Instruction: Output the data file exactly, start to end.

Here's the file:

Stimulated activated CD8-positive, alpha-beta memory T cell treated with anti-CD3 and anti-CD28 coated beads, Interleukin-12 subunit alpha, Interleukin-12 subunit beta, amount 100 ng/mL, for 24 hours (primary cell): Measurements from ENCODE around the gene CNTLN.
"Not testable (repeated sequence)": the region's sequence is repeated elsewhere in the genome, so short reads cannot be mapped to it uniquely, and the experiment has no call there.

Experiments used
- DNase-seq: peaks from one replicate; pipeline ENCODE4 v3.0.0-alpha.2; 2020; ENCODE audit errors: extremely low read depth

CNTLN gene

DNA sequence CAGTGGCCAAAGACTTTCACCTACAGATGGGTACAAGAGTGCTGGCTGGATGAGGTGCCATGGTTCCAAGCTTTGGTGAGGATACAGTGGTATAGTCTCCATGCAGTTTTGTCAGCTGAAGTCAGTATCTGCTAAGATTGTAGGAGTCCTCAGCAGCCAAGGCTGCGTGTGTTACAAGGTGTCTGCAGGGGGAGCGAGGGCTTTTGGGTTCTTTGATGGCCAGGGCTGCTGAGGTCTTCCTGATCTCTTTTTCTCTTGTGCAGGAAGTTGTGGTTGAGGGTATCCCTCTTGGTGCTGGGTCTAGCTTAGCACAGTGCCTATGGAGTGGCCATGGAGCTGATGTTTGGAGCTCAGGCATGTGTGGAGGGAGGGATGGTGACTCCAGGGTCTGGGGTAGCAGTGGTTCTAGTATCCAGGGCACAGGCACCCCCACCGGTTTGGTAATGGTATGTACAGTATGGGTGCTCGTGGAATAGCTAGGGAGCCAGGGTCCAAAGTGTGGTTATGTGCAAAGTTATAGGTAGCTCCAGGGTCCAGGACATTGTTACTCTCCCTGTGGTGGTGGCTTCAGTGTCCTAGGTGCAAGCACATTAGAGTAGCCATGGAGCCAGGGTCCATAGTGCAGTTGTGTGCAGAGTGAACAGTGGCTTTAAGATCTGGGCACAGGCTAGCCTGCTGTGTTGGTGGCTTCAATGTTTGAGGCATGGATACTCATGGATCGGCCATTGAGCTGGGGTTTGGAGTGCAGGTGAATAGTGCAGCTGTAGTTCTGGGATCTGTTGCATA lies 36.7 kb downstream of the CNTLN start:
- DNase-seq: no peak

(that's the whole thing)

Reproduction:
Stimulated activated CD8-positive, alpha-beta memory T cell treated with anti-CD3 and anti-CD28 coated beads, Interleukin-12 subunit alpha, Interleukin-12 subunit beta, amount 100 ng/mL, for 24 hours (primary cell): Measurements from ENCODE around the gene CNTLN.
"Not testable (repeated sequence)": the region's sequence is repeated elsewhere in the genome, so short reads cannot be mapped to it uniquely, and the experiment has no call there.

Experiments used
- DNase-seq: peaks from one replicate; pipeline ENCODE4 v3.0.0-alpha.2; 2020; ENCODE audit errors: extremely low read depth

CNTLN gene

DNA sequence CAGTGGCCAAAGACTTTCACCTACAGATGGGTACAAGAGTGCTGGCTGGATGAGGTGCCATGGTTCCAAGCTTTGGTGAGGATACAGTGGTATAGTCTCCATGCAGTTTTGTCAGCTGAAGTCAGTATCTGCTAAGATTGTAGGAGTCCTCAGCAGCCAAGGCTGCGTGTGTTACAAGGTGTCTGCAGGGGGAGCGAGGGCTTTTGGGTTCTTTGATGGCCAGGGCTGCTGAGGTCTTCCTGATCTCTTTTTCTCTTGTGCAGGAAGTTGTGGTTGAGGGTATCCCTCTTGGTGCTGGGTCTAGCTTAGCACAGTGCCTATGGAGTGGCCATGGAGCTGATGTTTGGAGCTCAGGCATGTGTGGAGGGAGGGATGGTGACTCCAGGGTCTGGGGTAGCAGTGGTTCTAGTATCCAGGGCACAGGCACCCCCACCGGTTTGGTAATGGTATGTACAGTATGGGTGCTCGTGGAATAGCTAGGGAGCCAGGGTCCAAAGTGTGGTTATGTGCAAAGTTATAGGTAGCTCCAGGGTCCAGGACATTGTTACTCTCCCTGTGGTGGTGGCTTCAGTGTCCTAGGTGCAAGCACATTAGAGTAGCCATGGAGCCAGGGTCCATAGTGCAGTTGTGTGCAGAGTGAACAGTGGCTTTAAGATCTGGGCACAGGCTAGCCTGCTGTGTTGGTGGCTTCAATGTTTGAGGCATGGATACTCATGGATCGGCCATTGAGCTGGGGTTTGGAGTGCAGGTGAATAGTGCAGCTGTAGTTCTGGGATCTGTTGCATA lies 36.7 kb downstream of the CNTLN start:
- DNase-seq: no peak